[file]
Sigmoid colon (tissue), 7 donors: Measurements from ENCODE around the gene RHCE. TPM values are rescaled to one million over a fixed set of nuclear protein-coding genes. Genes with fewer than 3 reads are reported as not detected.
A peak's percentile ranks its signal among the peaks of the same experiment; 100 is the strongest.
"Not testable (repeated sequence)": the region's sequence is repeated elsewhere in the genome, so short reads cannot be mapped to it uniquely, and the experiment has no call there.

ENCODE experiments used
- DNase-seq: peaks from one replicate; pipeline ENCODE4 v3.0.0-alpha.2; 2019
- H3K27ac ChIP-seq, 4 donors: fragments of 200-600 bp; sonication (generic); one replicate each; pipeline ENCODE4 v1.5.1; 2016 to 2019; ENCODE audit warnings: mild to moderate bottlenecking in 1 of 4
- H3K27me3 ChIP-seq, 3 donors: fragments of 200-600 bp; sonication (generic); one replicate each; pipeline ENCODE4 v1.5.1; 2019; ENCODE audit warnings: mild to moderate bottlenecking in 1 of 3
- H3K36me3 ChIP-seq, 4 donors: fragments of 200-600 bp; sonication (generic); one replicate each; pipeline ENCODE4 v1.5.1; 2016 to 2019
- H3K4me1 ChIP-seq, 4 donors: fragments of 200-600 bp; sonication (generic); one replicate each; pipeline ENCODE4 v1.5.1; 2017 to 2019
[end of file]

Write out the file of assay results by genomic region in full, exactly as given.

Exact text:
Sigmoid colon (tissue), 7 donors: Measurements from ENCODE around the gene RHCE. TPM values are rescaled to one million over a fixed set of nuclear protein-coding genes. Genes with fewer than 3 reads are reported as not detected.
A peak's percentile ranks its signal among the peaks of the same experiment; 100 is the strongest.
"Not testable (repeated sequence)": the region's sequence is repeated elsewhere in the genome, so short reads cannot be mapped to it uniquely, and the experiment has no call there.

ENCODE experiments used
- DNase-seq: peaks from one replicate; pipeline ENCODE4 v3.0.0-alpha.2; 2019
- H3K27ac ChIP-seq, 4 donors: fragments of 200-600 bp; sonication (generic); one replicate each; pipeline ENCODE4 v1.5.1; 2016 to 2019; ENCODE audit warnings: mild to moderate bottlenecking in 1 of 4
- H3K27me3 ChIP-seq, 3 donors: fragments of 200-600 bp; sonication (generic); one replicate each; pipeline ENCODE4 v1.5.1; 2019; ENCODE audit warnings: mild to moderate bottlenecking in 1 of 3
- H3K36me3 ChIP-seq, 4 donors: fragments of 200-600 bp; sonication (generic); one replicate each; pipeline ENCODE4 v1.5.1; 2016 to 2019
- H3K4me1 ChIP-seq, 4 donors: fragments of 200-600 bp; sonication (generic); one replicate each; pipeline ENCODE4 v1.5.1; 2017 to 2019